It perhaps was not intended to be that way, but the small group “stakeholder” meeting the News-Press crashed Monday (see article, Page 1 this edition) turned out to set an important tone for the coming crucially-important discussions on how to develop the some 40 acres the City of Falls Church received into its borders from the sale of its water system to Fairfax County last year.
That is, an important City policy maker underscored the plausibility of truly deriving the “highest and best use” of the 10 acres of that land which, under the terms of the sale agreement, can be designated for commercial development.
The portion of that land closest to the West Falls Church Metro Station, and roughly on where the George Mason High School football field now is, is nowhere near a residential neighborhood, and therefore height and density exceptions that a developer could seek to maximize revenues from the site should represent no problem to anyone. It would all be a function of the risk a developer might be taking to put something really extraordinary there.
What might seem hardest for Falls Church citizens to grasp is that development of some of that end of the property will not be oriented toward the City of Falls Church, even if it is in the City limits. No, it would be oriented toward Washington, D.C., Tysons Corner and Dulles Airport, destinations that can (or soon will be) be reached by the Metro. These are the Golden Geese who will be pumping Falls Church’s coffers full of cash money as whatever goes at that West Falls Church Metro site provides what will be moving along those Metro tracks.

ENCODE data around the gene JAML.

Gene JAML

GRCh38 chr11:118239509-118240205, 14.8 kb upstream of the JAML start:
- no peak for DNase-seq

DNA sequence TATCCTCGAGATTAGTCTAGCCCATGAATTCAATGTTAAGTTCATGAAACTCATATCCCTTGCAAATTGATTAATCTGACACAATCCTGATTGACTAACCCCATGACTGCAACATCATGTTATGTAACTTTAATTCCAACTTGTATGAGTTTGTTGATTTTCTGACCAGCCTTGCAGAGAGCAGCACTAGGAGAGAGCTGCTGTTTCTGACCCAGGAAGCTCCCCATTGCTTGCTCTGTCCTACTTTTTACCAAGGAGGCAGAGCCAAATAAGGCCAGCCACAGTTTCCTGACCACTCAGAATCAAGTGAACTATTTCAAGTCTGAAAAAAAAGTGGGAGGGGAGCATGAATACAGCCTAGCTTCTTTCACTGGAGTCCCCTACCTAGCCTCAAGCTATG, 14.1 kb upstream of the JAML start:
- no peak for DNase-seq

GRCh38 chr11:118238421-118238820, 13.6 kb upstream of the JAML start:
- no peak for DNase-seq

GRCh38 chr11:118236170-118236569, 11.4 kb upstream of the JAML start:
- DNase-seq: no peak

For example, with an orientation to Washington, D.C. it should be noted that D.C. is one of the largest holiday and tourist destinations in the world, with 20 million visitors annually. If those people could be housed at a high-rise hotel by a Metro station, equally distant between D.C. and the airport, relatively safe and inexpensive compared to options in the District itself, then whoever puts a hotel there will make a killing. (All other things being considered, commercial revenue models show that hotels are the most profitable, in terms of tax yields, of all).
That use, with perhaps a few floors for luxury high-rise condos and some ground floor retail to serve the hotel and condos, could combine with the “educational” use on the rest of the 40 acres in the form of, in addition to the high and middle schools, a first-rate performing arts center. Built along the lines of the Strathmore in Montgomery County, Maryland, it would serve the schools and the wider public alike, and draw a lot of people to where their dollars begin stuffing those Falls Church tax coffers.
The beauty is that the City of Falls Church would need no one’s approval to do all this, just some creativity and resolve.